|Global March for Elephants, Rhinos & Lions October 4, 2014|
On Saturday Oct. 4th, there is a VERY IMPORTANT global event that needs our support. It is the GLOBAL MARCH FOR ELEPHANTS, RHINOS, AND LIONS. Tippi Hedren will be there speaking on behalf of the Lions in the Wild and Captivity which are in danger. PLEASE read the accompanying message. For details on when and where to go link to: https://www.facebook.com/events/1449025795334300/
LOS ANGELES, CA - On Saturday, October 4, 2014, Los Angeles joins 116 cities on 6 continents in the Global March for Elephants, Rhinos, and Lions, the biggest international event ever held to save Earth's vanishing wildlife. Our goal is to draw attention to the crisis facing elephants, rhinos, and lions and to call for an end to the global trade in ivory, rhino horn, and other wildlife body parts (such as lion and tiger bones) that's pushing countless endangered species rapidly towards extinction.
The illegal wildlife trade is a transnational business that funds criminal syndicates, fuels conflict in Africa, and poses environmental, development and security challenges. It's also a lucrative business, generating an estimated USD$20 billion per year.
At the launch of United for Wildlife's #WhoseSideAreYouOn campaign, in June this year, HRH Duke of Cambridge said, "There are two thousand critically endangered species on the verge of being lost forever. It's time to choose a side - between the endangered animals and the criminals who kill them for money. I am calling on people all around the world to tell us: whose side are you on?"
The answer will be loud and clear from the thousands of people in over 116 cities worldwide joining the march on October 4, 2014. Ricky Gervais has voiced his support of the event, saying "How can we allow the extinction of 2 magnificent creatures for the sake of some morons owning tasteless trinkets or trying fake medicine?"
Also in support of the global march, Joanna Lumley, OBE and Fellow of the Royal Geographical Society, says "If we stand by and watch the brutal extinction of rhino and elephant, the stain of shame on our human consciousness will never be forgiven or forgotten."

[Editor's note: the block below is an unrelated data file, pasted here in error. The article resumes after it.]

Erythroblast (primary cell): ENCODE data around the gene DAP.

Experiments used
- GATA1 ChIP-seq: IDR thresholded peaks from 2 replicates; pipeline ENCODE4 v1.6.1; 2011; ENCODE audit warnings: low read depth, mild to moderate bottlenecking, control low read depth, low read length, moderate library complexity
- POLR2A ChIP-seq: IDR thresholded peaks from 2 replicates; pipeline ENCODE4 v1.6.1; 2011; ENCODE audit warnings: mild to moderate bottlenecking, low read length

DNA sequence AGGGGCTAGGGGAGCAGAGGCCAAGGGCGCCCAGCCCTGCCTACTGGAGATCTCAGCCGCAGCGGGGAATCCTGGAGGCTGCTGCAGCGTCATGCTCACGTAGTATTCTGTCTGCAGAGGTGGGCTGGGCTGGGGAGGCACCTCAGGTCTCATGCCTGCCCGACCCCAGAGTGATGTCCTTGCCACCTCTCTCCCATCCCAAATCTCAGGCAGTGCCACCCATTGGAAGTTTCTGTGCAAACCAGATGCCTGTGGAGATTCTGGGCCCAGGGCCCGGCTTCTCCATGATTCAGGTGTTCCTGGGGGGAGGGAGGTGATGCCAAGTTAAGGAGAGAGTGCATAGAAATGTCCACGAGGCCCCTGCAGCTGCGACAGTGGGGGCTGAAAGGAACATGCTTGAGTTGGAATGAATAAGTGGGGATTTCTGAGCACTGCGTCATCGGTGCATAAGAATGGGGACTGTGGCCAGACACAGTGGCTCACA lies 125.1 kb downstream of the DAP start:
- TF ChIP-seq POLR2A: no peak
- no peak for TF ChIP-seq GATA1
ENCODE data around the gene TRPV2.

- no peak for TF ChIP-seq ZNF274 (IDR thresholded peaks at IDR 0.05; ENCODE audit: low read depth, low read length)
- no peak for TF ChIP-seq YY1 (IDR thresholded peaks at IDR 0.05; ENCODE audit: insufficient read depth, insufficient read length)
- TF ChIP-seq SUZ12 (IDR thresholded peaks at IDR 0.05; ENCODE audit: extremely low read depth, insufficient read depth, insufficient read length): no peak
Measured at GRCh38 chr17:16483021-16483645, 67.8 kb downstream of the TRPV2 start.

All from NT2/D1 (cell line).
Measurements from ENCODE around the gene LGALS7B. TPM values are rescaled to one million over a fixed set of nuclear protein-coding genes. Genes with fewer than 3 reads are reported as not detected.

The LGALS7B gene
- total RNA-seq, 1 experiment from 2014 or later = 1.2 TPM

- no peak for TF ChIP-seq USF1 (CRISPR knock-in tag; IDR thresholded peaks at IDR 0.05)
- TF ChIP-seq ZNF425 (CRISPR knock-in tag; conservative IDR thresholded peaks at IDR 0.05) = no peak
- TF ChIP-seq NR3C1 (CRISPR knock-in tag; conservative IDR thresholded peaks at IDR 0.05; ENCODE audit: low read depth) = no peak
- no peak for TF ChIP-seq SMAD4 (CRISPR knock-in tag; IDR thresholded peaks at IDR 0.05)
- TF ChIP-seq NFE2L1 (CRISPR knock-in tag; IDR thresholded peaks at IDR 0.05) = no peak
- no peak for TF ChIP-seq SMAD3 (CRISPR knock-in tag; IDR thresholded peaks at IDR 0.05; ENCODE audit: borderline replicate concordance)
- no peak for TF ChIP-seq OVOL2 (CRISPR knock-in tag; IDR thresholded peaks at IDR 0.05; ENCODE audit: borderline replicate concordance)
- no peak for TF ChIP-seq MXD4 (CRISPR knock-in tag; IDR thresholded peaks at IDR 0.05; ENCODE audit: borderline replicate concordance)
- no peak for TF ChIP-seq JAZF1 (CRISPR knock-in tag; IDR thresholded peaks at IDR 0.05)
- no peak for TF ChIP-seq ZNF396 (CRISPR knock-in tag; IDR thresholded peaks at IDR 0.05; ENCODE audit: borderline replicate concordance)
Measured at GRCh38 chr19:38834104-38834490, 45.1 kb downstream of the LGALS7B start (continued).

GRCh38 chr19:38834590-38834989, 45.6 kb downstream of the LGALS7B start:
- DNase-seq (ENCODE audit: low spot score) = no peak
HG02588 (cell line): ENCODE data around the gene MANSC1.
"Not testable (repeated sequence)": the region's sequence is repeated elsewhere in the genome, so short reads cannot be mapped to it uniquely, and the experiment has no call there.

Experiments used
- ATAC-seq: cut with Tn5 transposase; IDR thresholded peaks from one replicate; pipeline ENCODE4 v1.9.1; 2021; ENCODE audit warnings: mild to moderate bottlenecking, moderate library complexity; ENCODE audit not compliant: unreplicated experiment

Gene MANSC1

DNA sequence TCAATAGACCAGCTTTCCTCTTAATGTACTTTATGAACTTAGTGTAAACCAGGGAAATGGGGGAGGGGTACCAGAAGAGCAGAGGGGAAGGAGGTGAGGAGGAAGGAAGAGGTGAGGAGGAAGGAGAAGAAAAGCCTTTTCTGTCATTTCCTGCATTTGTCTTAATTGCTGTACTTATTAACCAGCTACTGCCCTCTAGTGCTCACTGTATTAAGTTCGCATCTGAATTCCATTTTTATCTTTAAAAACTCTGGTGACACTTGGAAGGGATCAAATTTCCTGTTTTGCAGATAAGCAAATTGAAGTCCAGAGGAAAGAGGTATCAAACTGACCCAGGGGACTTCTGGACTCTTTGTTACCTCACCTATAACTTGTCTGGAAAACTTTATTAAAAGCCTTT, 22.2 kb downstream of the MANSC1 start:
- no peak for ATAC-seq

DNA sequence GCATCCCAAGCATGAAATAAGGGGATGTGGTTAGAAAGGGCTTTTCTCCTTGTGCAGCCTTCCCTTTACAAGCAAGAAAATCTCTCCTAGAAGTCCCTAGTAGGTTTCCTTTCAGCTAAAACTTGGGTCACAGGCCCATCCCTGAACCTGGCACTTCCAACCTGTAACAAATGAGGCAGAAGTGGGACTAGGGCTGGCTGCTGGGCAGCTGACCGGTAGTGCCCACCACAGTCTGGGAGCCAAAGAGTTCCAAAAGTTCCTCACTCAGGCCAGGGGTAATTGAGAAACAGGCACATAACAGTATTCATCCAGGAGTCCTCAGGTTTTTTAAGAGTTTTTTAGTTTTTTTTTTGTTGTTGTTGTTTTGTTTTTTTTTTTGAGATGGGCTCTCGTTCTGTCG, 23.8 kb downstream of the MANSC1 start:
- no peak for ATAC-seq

The organizers of the grassroots event say that, "only a truly worldwide effort will stop our globally iconic species being sold into extinction," explaining, "World Animal Day this year must focus on action - individuals, peoples, governments - all of us must act to end the vile trade in endangered species."
Officially acknowledged by United For Wildlife as an event that will raise awareness about the challenges facing the world's wildlife, organizers hope the event will also help to reduce demand for endangered species 'products' and will be pushing for governments to ban all commercial trading of endangered wildlife and to put an end to wildlife trafficking.
"Individuals, and society as a whole, can choose to shun ivory, rhino horn, lion and tiger bones as commodities," say event organizers, "but we need governments to play their part too, by increasing penalties for bribery, corruption and trafficking offenses, and by shutting down all ivory retail outlets and ivory carving factories, for example." The event will also call on governments to publically destroy their stockpiles of illegal wildlife products, to show "zero tolerance for illegal trading."
In Africa four elephants are illegally killed for their ivory every hour, and estimates are that between only 300,000 to 500,000 survive today. It is estimated that less than 22,000 African rhino now remain: every nine hours one is killed for their horn. As for the 'king of the jungle,' in South Africa more lions survive now in captivity, where they are bred for petting zoos and then canned hunting, than roam in the wild.
Their path to extinction is very clear and the culprit is well understood. "Ivory, rhino horn, lion and tiger bones continue to be sold to feed a relentless and growing demand, largely in Asia, where the body parts of these endangered animals are still viewed as highly sought after products," explain event organizers.
The ivory and rhino horn trade is particularly cruel and gruesome, not only do poachers indiscriminately slaughter adults, babies or whole herds alike, but often hack off an elephant's tusks or rhino's horns while they are still alive. "When it comes to choosing between saving the elephant, rhino and lion from extinction or slaughtering them for some mythical unproven medicinal property or want for an expensive carving to show social status, we've made our choice," event organizers say. We want them to live.
MARCH & RALLY DETAILS